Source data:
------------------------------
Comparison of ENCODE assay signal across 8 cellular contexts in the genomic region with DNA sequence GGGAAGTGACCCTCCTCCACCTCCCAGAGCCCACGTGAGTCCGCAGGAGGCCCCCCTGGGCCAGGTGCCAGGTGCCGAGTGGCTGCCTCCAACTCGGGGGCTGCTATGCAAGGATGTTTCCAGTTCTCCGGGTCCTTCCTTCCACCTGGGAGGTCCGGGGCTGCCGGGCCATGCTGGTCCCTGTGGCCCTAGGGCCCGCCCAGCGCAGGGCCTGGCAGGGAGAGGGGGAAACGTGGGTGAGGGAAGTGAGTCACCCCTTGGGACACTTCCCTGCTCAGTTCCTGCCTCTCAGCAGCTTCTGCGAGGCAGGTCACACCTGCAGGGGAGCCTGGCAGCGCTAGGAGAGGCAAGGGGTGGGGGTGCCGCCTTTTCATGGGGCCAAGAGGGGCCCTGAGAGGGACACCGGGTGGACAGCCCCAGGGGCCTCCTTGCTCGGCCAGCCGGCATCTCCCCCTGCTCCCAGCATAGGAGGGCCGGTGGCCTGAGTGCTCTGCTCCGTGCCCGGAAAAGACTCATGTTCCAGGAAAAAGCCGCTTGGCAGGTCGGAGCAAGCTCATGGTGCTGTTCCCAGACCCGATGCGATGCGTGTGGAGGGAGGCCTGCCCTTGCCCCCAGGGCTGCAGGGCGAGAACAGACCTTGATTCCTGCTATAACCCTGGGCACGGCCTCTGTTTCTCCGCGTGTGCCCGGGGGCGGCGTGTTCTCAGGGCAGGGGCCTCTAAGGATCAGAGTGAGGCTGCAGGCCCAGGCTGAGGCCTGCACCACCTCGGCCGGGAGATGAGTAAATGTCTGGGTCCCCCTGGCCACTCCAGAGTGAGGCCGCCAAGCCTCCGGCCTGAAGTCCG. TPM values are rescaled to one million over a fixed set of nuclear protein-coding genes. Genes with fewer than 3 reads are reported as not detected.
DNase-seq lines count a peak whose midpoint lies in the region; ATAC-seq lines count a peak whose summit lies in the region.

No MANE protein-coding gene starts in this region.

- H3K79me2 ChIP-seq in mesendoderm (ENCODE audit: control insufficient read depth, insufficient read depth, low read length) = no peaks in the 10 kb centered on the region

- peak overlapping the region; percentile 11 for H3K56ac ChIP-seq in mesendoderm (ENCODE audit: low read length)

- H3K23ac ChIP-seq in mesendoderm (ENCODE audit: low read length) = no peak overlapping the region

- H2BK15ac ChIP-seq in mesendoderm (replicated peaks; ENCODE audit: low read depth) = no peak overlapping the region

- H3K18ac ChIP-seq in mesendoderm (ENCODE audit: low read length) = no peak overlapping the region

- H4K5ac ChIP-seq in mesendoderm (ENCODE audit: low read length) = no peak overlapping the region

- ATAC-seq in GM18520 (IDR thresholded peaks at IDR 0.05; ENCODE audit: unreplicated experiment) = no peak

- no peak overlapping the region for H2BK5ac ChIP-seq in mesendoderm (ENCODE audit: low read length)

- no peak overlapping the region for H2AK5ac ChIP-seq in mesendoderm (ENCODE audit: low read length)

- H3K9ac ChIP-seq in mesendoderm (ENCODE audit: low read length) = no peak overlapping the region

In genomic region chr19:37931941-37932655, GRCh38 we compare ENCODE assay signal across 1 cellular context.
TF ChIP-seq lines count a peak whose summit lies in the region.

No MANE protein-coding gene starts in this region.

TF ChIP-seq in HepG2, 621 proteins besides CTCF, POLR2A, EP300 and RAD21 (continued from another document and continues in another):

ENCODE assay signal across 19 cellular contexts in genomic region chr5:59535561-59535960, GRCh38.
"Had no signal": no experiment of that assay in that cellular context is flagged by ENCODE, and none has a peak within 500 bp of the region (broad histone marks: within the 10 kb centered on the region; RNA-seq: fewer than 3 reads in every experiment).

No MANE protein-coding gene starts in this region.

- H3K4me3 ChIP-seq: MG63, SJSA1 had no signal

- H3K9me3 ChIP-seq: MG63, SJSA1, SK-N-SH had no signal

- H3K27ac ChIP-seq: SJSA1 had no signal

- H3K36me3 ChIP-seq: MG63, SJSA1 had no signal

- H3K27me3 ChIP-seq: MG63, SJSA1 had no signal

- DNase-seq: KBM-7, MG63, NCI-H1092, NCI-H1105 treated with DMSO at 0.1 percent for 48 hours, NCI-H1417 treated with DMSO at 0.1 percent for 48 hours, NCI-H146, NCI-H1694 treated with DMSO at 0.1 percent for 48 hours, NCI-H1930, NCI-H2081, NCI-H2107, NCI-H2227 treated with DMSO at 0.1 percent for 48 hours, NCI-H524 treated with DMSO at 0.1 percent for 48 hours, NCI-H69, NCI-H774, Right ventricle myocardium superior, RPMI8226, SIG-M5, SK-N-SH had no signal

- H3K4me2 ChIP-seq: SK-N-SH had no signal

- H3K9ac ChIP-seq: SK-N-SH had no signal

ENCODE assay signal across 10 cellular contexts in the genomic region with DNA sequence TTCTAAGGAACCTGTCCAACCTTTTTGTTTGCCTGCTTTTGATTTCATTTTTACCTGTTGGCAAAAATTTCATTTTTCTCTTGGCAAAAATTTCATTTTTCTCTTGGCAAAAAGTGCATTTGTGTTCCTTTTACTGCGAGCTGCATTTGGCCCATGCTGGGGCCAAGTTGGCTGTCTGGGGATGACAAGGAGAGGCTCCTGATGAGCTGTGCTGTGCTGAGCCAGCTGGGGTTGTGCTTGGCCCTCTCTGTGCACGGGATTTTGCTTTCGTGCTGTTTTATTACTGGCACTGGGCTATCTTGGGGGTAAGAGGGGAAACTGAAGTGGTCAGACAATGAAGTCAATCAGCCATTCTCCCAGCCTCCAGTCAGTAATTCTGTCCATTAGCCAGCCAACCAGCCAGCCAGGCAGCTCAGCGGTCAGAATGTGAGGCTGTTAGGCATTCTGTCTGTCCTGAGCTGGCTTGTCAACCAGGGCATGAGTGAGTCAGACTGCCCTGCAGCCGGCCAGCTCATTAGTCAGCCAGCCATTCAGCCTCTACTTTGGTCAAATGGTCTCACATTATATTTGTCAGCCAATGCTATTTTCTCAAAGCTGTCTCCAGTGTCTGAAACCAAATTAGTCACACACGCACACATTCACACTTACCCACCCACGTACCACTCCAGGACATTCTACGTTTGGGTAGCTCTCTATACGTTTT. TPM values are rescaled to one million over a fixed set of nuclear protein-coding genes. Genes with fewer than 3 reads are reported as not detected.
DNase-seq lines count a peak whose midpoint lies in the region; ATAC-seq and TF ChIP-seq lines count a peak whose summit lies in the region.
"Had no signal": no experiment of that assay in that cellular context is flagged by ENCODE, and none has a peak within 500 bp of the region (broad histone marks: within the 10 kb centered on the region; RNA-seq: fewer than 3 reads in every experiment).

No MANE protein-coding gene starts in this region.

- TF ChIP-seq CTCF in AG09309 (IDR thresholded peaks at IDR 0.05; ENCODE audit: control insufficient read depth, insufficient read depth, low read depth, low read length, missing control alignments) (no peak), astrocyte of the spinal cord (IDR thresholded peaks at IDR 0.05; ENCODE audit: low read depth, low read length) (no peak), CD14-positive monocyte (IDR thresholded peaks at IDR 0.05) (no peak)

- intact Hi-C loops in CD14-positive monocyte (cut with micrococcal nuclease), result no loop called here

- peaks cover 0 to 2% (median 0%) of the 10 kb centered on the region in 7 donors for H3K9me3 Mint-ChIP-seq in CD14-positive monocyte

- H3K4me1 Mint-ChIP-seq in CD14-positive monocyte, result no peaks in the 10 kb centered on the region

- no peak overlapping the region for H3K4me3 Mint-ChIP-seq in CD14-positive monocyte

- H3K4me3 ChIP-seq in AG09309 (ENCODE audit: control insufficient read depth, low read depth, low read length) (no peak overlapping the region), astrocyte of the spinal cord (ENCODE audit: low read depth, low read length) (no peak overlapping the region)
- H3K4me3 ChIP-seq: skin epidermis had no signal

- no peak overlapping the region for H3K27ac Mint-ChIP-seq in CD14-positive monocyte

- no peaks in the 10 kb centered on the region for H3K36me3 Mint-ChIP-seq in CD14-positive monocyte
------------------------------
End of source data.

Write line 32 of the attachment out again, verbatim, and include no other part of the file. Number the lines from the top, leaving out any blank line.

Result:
No MANE protein-coding gene starts in this region.